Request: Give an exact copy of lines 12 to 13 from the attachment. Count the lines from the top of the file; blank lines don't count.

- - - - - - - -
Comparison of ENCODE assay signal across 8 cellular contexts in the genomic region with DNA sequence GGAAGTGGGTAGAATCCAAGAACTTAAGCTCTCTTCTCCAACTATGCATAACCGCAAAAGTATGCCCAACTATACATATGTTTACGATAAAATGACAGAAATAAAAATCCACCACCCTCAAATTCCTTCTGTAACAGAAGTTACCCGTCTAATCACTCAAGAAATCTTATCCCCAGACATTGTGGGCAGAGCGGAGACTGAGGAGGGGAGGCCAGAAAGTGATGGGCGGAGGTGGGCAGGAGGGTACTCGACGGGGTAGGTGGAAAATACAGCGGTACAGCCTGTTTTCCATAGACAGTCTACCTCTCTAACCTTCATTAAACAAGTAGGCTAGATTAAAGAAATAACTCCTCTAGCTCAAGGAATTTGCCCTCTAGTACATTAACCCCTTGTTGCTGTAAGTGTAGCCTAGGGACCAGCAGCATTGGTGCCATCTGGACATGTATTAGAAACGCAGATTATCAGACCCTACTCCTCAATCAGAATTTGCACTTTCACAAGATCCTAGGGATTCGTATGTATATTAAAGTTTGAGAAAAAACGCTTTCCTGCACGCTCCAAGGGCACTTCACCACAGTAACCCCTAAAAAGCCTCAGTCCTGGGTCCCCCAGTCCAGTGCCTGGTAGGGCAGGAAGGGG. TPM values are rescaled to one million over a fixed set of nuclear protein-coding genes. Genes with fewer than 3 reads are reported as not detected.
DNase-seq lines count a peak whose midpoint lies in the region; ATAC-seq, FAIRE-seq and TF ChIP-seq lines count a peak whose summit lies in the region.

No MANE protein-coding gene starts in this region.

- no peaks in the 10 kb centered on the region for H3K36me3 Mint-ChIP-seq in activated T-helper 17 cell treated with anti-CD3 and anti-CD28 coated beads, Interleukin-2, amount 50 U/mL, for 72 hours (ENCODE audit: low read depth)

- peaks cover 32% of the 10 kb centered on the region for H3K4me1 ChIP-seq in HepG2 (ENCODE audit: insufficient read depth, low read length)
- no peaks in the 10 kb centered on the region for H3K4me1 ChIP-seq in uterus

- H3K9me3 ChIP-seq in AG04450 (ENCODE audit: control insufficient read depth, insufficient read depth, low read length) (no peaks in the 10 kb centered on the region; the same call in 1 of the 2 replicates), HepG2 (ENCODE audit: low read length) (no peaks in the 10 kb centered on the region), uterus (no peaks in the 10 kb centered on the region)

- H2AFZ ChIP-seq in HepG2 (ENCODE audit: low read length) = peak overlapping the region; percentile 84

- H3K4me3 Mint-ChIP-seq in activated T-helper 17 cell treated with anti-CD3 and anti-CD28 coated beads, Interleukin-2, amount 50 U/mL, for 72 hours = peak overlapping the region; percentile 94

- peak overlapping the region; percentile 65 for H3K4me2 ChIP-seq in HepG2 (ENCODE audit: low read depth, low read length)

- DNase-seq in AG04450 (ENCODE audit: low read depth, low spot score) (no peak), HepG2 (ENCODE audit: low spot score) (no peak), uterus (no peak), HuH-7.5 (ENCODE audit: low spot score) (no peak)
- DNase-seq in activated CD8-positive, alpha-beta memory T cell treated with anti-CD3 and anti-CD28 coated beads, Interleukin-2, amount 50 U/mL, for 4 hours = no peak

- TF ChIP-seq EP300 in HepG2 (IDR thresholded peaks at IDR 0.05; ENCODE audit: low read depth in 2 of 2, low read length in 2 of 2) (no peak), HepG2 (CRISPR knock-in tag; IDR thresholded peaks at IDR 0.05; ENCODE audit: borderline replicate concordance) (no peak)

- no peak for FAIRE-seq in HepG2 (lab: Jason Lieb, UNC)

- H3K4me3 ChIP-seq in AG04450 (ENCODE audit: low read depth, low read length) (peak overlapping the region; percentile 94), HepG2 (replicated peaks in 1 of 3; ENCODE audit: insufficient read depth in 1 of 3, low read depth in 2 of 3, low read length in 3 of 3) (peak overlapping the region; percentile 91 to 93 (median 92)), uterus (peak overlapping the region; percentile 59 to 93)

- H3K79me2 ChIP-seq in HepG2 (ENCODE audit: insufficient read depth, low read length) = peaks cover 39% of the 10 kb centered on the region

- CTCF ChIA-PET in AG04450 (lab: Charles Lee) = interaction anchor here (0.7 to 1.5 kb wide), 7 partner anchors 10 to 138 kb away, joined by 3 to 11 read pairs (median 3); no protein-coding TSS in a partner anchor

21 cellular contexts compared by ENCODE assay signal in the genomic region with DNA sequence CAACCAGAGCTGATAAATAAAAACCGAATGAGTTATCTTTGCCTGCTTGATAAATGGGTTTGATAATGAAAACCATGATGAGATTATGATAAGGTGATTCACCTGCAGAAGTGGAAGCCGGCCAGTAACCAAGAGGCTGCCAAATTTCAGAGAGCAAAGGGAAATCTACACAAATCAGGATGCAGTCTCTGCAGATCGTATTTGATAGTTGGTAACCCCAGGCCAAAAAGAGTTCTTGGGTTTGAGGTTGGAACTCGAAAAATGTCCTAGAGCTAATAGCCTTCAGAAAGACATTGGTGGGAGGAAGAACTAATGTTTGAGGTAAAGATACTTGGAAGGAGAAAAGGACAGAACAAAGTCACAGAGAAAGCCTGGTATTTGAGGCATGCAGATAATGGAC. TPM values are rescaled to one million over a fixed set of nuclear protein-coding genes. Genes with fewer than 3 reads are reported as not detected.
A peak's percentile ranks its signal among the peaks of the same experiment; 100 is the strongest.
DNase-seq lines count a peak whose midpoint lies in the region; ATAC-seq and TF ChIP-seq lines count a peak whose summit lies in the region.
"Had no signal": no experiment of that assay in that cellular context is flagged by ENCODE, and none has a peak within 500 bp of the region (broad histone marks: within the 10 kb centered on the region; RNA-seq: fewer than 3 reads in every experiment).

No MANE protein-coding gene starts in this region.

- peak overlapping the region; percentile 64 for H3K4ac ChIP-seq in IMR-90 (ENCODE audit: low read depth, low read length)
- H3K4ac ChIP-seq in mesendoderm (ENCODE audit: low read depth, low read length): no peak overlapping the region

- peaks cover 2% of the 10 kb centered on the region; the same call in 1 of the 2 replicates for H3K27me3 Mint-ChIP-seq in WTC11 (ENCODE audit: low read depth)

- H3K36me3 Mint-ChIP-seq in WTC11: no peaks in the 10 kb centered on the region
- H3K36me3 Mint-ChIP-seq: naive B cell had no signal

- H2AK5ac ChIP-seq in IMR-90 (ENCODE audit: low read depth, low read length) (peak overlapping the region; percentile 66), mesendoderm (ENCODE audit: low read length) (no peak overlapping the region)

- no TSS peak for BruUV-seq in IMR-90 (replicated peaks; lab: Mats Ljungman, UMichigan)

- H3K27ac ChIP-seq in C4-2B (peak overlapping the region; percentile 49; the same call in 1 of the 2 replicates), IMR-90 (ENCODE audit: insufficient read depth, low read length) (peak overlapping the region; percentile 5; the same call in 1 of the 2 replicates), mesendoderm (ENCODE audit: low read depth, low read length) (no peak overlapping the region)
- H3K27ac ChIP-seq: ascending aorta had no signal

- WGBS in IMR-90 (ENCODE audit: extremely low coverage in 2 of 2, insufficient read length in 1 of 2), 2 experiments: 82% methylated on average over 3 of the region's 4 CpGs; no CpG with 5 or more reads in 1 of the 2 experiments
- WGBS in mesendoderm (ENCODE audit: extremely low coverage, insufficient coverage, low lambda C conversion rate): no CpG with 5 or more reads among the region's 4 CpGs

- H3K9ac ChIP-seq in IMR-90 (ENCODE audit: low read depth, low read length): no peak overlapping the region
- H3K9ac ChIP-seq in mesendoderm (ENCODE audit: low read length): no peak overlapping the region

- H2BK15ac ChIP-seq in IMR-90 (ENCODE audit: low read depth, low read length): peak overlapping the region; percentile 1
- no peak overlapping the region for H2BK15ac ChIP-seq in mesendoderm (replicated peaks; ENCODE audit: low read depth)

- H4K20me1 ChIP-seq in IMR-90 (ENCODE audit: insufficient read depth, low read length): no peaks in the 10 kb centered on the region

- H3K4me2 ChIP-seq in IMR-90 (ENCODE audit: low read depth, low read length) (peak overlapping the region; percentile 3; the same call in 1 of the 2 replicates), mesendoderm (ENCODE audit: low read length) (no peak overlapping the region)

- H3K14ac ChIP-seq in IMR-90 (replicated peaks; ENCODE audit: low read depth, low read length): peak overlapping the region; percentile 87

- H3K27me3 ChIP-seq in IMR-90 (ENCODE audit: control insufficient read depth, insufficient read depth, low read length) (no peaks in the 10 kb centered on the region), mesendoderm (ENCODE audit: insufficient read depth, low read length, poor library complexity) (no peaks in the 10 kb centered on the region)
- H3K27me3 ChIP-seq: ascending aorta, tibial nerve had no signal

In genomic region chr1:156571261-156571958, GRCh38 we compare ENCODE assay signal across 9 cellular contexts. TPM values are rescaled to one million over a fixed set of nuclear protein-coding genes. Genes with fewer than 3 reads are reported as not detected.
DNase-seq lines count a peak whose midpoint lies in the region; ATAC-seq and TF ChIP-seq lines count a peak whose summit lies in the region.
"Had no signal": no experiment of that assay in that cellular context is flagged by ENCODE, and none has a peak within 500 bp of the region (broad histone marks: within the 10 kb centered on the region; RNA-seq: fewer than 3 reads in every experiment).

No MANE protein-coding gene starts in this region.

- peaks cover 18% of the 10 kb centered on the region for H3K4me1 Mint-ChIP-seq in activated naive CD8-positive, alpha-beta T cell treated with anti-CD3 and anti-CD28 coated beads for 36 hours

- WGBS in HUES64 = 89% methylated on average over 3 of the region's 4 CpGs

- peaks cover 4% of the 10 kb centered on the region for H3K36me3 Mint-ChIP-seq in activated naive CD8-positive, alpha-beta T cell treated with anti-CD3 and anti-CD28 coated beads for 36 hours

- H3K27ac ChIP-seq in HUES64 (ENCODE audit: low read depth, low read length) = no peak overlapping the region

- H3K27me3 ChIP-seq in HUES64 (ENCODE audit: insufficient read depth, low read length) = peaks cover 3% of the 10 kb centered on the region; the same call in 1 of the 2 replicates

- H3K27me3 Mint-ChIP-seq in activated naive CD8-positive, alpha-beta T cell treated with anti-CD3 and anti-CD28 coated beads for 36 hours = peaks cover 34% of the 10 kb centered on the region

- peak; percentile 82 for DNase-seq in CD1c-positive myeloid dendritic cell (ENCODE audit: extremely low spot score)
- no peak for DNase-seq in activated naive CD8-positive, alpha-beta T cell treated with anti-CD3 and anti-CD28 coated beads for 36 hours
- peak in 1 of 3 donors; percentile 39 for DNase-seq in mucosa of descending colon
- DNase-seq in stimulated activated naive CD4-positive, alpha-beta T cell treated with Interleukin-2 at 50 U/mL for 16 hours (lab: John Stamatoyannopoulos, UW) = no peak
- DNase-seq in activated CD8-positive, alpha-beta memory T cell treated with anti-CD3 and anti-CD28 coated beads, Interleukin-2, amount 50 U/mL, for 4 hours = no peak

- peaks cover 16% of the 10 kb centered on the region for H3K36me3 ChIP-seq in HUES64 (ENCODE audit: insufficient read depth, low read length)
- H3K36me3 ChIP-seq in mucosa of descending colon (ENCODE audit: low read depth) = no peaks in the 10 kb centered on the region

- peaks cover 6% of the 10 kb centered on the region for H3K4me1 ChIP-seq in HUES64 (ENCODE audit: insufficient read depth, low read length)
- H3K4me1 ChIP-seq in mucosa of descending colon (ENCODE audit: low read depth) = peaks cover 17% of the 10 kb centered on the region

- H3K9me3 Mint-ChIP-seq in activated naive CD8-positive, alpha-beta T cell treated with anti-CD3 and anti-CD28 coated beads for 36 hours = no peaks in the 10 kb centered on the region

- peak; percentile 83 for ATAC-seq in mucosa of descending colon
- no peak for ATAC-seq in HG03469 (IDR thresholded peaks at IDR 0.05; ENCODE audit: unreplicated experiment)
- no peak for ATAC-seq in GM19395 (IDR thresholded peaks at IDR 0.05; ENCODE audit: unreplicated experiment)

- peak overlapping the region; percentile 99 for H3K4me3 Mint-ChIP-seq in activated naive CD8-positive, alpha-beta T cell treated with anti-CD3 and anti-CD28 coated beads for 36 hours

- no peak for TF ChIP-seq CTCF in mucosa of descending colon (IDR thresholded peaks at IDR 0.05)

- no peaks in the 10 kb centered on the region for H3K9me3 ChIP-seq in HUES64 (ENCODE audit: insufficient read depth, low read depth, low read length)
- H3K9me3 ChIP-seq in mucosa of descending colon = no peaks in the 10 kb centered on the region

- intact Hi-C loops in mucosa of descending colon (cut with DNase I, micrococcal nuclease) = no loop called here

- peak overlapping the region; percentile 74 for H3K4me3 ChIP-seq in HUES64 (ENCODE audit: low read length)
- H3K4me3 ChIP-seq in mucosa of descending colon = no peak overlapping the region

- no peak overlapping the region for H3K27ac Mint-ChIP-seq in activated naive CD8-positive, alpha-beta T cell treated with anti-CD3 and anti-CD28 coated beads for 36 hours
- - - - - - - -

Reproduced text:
- DNase-seq in activated CD8-positive, alpha-beta memory T cell treated with anti-CD3 and anti-CD28 coated beads, Interleukin-2, amount 50 U/mL, for 4 hours = no peak

- TF ChIP-seq EP300 in HepG2 (IDR thresholded peaks at IDR 0.05; ENCODE audit: low read depth in 2 of 2, low read length in 2 of 2) (no peak), HepG2 (CRISPR knock-in tag; IDR thresholded peaks at IDR 0.05; ENCODE audit: borderline replicate concordance) (no peak)